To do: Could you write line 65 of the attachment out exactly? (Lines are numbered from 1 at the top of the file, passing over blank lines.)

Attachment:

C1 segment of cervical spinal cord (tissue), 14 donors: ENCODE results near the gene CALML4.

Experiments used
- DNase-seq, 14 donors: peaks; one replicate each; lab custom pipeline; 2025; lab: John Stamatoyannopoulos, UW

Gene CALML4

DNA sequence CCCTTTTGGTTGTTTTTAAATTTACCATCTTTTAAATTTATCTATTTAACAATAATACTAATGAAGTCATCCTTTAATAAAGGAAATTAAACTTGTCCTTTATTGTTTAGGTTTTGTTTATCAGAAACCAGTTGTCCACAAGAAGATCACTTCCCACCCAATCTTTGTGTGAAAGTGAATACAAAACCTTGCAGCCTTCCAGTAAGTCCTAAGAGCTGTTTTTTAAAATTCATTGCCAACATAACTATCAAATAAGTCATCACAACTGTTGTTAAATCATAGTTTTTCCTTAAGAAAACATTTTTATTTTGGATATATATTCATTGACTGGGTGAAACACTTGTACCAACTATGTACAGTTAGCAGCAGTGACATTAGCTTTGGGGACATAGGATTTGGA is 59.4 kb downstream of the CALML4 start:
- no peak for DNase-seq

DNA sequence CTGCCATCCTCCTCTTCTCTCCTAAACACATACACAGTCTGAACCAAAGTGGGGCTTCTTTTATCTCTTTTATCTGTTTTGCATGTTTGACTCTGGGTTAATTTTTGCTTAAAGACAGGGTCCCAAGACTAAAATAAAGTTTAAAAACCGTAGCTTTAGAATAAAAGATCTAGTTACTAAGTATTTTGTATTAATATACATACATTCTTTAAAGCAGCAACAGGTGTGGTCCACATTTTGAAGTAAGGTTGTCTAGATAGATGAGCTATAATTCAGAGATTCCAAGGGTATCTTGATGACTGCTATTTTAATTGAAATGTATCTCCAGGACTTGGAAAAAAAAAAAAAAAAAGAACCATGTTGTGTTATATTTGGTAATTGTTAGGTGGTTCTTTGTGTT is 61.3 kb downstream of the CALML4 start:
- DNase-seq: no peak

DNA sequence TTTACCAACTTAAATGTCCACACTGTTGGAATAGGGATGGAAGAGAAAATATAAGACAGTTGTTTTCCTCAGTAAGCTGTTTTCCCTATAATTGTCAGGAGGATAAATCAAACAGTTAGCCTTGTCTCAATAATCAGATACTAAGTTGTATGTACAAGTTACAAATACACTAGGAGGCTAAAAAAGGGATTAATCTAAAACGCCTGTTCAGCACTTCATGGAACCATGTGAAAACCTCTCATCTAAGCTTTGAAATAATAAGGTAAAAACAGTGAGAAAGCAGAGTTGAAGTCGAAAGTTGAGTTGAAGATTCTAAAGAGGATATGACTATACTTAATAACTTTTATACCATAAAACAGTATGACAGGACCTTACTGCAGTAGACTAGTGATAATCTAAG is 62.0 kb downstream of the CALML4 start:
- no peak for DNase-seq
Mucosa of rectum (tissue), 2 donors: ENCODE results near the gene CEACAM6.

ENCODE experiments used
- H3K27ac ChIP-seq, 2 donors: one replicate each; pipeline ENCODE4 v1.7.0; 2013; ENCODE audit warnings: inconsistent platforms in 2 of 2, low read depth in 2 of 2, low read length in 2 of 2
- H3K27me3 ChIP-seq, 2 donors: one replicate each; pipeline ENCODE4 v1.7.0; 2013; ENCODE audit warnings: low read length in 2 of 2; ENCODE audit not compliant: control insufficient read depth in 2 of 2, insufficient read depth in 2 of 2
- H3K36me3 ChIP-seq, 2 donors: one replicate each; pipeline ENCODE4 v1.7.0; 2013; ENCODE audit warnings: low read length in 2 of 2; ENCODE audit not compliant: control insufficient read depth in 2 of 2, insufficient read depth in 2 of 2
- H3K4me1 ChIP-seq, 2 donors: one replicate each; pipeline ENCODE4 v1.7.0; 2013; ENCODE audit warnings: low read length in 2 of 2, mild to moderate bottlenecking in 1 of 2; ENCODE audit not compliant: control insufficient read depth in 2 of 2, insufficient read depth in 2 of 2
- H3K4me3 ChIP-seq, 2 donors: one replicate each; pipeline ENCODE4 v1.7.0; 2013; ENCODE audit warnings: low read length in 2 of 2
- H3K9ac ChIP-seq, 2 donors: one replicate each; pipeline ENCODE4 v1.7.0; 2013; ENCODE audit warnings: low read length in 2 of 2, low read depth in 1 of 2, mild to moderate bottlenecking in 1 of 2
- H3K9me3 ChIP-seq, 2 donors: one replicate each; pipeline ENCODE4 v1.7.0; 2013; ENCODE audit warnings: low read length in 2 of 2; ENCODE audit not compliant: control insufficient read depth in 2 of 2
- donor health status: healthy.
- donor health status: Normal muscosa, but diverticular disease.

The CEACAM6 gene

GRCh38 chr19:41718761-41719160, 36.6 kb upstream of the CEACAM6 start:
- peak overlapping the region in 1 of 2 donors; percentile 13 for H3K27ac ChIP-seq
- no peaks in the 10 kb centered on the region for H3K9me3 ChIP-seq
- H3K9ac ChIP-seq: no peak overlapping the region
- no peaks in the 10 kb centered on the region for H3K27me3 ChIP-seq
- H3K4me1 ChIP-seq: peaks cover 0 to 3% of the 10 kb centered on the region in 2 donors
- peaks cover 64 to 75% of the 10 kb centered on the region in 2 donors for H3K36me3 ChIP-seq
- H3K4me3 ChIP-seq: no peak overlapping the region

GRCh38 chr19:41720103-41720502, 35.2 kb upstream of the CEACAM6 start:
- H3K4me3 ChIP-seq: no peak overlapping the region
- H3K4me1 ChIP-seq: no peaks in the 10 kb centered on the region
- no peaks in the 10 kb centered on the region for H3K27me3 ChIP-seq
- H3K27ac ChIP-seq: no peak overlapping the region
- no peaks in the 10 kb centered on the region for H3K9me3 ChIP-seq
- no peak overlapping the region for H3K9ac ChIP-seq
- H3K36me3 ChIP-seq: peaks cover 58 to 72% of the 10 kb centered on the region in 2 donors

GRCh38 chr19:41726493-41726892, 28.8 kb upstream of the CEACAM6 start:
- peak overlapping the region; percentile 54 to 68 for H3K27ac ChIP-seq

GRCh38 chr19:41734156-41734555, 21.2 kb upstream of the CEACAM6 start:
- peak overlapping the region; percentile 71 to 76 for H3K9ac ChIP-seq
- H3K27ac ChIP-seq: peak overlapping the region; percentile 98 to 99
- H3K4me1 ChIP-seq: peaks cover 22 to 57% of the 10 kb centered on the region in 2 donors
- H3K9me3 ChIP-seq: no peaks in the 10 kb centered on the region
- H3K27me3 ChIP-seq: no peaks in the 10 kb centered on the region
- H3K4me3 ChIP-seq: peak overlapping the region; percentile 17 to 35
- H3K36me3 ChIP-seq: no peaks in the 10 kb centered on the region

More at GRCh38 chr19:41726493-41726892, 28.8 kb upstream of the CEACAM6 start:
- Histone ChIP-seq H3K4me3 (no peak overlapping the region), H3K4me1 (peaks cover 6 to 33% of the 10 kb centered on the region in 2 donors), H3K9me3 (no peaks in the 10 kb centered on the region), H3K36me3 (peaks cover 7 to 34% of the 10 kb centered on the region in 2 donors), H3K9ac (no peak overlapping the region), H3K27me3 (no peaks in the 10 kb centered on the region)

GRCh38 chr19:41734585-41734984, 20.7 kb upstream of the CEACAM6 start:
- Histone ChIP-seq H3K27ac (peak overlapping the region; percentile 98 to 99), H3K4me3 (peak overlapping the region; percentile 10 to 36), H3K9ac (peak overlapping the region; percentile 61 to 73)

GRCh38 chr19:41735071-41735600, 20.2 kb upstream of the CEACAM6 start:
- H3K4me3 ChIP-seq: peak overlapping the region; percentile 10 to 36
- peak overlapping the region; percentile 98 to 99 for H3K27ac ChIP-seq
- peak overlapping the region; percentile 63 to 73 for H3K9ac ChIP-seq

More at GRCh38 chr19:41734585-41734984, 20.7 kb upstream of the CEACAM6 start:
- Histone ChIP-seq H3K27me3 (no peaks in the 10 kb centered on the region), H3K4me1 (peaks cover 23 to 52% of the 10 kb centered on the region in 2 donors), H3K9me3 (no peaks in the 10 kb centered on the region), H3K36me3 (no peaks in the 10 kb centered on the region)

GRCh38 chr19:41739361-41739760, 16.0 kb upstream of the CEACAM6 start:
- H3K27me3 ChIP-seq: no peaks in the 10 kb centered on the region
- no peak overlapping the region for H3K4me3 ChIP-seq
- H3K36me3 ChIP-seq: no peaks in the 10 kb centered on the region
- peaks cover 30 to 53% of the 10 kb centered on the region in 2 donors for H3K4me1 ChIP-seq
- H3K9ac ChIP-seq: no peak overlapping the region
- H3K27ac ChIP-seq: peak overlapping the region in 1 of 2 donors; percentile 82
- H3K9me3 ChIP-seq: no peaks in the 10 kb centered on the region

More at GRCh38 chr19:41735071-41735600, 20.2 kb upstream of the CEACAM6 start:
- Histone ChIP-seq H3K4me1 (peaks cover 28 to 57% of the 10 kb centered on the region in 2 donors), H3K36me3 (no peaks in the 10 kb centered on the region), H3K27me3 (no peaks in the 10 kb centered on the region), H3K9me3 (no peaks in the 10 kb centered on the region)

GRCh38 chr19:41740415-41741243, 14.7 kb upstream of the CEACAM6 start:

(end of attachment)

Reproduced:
- H3K27ac ChIP-seq: peak overlapping the region in 1 of 2 donors; percentile 82